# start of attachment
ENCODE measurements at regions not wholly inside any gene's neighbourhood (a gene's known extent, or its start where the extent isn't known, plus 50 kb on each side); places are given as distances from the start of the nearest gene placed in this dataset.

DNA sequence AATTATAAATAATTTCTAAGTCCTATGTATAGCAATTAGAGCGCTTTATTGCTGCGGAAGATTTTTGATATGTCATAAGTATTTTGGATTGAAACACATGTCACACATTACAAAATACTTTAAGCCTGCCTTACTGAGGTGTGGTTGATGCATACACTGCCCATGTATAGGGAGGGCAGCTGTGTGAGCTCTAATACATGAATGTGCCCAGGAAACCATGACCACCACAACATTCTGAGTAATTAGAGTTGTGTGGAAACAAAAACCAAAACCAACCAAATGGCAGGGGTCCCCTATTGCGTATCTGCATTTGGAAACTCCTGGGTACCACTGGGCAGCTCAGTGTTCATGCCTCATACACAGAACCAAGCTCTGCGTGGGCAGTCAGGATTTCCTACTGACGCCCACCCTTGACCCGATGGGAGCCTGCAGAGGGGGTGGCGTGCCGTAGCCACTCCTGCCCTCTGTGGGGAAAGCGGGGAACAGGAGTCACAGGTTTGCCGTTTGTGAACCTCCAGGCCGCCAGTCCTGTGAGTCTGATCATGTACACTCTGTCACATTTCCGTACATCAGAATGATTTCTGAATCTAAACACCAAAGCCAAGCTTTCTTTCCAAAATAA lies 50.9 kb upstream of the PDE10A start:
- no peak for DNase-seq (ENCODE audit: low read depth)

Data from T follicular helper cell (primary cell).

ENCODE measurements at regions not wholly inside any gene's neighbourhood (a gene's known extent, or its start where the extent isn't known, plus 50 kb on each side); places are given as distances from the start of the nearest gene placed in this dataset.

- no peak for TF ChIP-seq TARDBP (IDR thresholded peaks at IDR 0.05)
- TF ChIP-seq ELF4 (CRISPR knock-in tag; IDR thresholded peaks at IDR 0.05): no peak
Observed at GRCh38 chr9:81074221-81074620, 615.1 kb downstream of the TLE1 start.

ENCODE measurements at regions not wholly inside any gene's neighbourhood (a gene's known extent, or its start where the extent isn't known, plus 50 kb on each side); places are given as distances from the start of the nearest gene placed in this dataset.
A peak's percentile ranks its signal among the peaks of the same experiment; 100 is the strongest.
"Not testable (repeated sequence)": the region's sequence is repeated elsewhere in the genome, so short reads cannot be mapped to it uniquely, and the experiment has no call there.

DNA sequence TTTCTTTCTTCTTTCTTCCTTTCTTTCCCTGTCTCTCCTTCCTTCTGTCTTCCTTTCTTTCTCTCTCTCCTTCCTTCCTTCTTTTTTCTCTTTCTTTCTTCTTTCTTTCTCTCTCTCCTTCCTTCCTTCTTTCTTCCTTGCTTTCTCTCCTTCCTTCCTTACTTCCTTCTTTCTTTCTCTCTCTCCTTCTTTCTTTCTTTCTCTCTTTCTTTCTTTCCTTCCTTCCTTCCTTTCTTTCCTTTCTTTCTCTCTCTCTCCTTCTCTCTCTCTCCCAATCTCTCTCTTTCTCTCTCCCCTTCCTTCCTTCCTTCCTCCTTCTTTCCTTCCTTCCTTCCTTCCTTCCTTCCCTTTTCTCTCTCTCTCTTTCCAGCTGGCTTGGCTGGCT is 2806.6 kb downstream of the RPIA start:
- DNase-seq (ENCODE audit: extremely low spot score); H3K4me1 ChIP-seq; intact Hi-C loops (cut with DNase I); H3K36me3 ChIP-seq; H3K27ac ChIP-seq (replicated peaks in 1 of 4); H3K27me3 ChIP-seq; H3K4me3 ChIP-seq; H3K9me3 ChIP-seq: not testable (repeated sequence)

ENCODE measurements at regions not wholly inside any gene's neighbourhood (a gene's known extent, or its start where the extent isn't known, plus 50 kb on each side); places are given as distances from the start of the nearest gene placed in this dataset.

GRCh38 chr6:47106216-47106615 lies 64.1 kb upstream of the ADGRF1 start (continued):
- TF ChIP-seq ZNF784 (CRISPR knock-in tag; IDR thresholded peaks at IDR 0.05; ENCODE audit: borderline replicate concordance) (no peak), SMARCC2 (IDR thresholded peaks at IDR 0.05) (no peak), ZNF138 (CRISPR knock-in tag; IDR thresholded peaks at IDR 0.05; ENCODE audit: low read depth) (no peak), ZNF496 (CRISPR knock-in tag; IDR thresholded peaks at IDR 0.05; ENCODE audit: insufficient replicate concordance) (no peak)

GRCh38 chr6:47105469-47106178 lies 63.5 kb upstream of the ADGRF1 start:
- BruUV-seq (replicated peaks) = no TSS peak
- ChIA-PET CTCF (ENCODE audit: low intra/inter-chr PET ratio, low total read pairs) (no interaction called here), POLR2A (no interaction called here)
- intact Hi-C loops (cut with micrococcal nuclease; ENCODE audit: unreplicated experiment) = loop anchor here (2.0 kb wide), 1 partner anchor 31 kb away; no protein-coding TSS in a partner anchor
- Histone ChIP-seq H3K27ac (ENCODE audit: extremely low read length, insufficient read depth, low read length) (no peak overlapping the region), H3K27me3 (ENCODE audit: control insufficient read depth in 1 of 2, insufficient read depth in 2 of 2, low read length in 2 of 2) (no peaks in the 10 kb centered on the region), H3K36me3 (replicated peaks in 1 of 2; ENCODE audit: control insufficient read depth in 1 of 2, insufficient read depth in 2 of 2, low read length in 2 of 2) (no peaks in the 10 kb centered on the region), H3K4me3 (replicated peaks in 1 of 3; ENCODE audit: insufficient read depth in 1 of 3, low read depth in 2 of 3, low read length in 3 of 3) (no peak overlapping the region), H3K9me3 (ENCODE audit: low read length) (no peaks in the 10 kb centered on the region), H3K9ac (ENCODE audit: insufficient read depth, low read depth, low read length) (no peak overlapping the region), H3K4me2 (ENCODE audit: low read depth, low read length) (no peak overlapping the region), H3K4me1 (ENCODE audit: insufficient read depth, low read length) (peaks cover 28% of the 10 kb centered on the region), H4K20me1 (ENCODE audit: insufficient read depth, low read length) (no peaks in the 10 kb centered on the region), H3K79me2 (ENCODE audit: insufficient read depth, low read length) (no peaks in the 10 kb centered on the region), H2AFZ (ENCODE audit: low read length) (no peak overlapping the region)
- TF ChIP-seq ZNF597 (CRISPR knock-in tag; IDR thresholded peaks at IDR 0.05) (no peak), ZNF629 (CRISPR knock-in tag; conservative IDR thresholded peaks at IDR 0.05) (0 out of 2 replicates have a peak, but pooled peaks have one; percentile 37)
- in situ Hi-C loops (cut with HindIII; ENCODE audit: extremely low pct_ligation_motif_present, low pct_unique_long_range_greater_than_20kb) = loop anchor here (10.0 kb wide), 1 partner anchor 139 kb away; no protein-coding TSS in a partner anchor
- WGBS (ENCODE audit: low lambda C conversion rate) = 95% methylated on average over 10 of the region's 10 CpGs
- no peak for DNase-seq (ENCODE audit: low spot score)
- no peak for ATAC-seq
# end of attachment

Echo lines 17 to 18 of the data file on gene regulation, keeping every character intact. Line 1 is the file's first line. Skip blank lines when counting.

GRCh38 chr6:47105469-47106178 lies 63.5 kb upstream of the ADGRF1 start:
- BruUV-seq (replicated peaks) = no TSS peak